(Dave Miles ) #4

Thanks for your patience and your input, people. I hope you don’t think I’m fishing for an angle- I’m neither a political nor a technical guru, just a schlub who’s had a gutful of the duopoly.


(Mozart Olbrycht-Palmer) #5

My apprehension about it is essentially: ‘What problem does this aim to solve?’

Is it to break the two-party system? If so, there are many other parties trying to do this. So many that the parliamentary parties are actually trying to enact reforms to reduce the number. Yet another small party only exacerbates this (I say that, perhaps hypocritically, as a member of the Pirate Party). If destruction of the two-party system is the goal, it would be much better for people to give their time and money towards already established parties that reasonably represent their interests, and which would be amenable to new policy ideas.

Is it to create greater participation in politics? If this is the goal, I’m doubtful as to how desirable it is. People are already given an opportunity to participate in the political processes and they do quite a bad job of it. I have no confidence that electors possess the critical thinking skills necessary to determine what good and bad public policy and legislation actually is. If transparency and participation is what people wanted, why do they vote for two parties that are demonstrably non-transparent and non-participatory? Either that isn’t what they want, or they’re not able to understand that the people they’re electing aren’t what they want.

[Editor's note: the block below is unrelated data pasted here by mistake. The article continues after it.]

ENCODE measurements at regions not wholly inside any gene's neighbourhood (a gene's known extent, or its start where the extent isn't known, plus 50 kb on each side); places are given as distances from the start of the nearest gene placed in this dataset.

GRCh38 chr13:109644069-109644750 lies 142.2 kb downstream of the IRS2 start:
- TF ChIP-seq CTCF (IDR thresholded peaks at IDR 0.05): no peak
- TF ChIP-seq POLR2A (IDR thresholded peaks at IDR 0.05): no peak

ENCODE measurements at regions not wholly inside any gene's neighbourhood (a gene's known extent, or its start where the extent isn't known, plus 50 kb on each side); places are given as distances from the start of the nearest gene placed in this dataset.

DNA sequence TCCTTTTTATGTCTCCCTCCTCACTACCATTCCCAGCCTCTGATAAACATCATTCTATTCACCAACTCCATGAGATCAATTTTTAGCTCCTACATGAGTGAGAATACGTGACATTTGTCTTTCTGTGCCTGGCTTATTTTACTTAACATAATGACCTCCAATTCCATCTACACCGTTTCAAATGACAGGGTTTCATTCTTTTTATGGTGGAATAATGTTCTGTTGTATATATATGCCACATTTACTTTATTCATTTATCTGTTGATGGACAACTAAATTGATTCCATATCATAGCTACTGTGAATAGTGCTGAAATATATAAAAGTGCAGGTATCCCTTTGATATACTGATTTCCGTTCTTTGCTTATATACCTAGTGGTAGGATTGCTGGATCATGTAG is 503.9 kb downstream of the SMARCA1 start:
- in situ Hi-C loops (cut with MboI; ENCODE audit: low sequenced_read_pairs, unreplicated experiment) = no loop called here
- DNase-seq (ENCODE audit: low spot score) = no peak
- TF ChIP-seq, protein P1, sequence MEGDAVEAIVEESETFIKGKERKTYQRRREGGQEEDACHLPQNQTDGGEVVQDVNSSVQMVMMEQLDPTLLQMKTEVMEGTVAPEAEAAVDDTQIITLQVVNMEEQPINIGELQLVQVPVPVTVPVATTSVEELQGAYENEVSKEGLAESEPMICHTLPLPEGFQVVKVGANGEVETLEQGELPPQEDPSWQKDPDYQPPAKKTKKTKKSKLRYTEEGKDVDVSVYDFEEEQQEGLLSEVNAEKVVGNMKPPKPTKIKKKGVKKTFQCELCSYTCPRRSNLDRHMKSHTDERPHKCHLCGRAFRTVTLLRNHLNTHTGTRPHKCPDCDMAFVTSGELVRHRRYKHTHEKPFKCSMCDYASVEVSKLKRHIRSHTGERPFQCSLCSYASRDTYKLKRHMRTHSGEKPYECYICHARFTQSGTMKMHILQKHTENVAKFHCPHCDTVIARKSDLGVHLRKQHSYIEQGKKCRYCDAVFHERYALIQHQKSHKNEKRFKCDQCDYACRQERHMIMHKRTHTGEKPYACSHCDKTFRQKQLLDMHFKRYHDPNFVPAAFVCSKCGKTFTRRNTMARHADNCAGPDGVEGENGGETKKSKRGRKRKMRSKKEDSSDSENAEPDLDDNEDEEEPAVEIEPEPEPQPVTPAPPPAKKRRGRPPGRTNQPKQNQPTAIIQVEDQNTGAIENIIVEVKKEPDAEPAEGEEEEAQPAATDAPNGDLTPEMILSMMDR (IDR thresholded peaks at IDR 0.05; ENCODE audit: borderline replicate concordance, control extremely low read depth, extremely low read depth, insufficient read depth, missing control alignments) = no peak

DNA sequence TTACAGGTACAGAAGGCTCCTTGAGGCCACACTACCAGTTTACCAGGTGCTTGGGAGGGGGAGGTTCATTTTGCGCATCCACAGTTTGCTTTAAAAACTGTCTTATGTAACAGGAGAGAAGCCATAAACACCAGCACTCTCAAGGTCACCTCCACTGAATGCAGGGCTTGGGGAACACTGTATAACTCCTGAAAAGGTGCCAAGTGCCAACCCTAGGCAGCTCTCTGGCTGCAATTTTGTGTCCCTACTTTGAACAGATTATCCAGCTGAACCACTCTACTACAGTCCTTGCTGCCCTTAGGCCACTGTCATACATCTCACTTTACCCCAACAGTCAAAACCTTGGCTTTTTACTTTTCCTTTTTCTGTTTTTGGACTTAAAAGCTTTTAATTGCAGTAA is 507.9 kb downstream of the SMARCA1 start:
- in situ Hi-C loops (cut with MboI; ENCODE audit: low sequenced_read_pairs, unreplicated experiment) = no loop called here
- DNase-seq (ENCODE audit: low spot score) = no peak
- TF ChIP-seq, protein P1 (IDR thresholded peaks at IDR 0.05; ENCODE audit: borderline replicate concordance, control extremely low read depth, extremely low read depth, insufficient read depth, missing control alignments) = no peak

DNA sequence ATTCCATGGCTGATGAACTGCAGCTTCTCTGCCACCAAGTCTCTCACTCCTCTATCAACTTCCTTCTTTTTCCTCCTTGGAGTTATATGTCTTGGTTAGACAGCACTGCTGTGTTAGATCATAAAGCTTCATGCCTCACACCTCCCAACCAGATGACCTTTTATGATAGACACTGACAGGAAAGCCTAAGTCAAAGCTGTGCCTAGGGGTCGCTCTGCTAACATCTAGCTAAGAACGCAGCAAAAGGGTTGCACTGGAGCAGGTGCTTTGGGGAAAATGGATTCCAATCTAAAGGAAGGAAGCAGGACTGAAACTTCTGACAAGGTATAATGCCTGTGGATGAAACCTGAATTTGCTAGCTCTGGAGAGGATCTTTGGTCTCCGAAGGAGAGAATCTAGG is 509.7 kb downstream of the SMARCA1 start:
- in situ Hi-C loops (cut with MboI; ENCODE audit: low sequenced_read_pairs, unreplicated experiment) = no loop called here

Is it to create an option that people want, but which doesn’t exist? The fact that it doesn’t exist indicates to me that people don’t want it. I predict the Flux Party will not achieve stellar results, but will be yet another so-called micro-party doing exactly what all the rest of us are doing: not winning elections.


(Flux (Max Kaye)) #6

Hey all, sorry for the late response. Max here, leader of Flux.

As a preface the philosophical underpinnings of Flux (fallibilism and realism) are best explained in the book: The Beginning of Infinity. I’d encourage everyone read that both in relation to this topic and life in general.

If this is a serious criticism I’d love to hear more about it. We’ve gone to great lengths to ensure bad policy is hard to pass, and good policy is easy. We don’t care if it comes from a special interest group or not, there are plenty of those that are good (though ofc many that are interested in passing policy which privileges themselves, which we count as bad policy as it’s not resistant to criticism).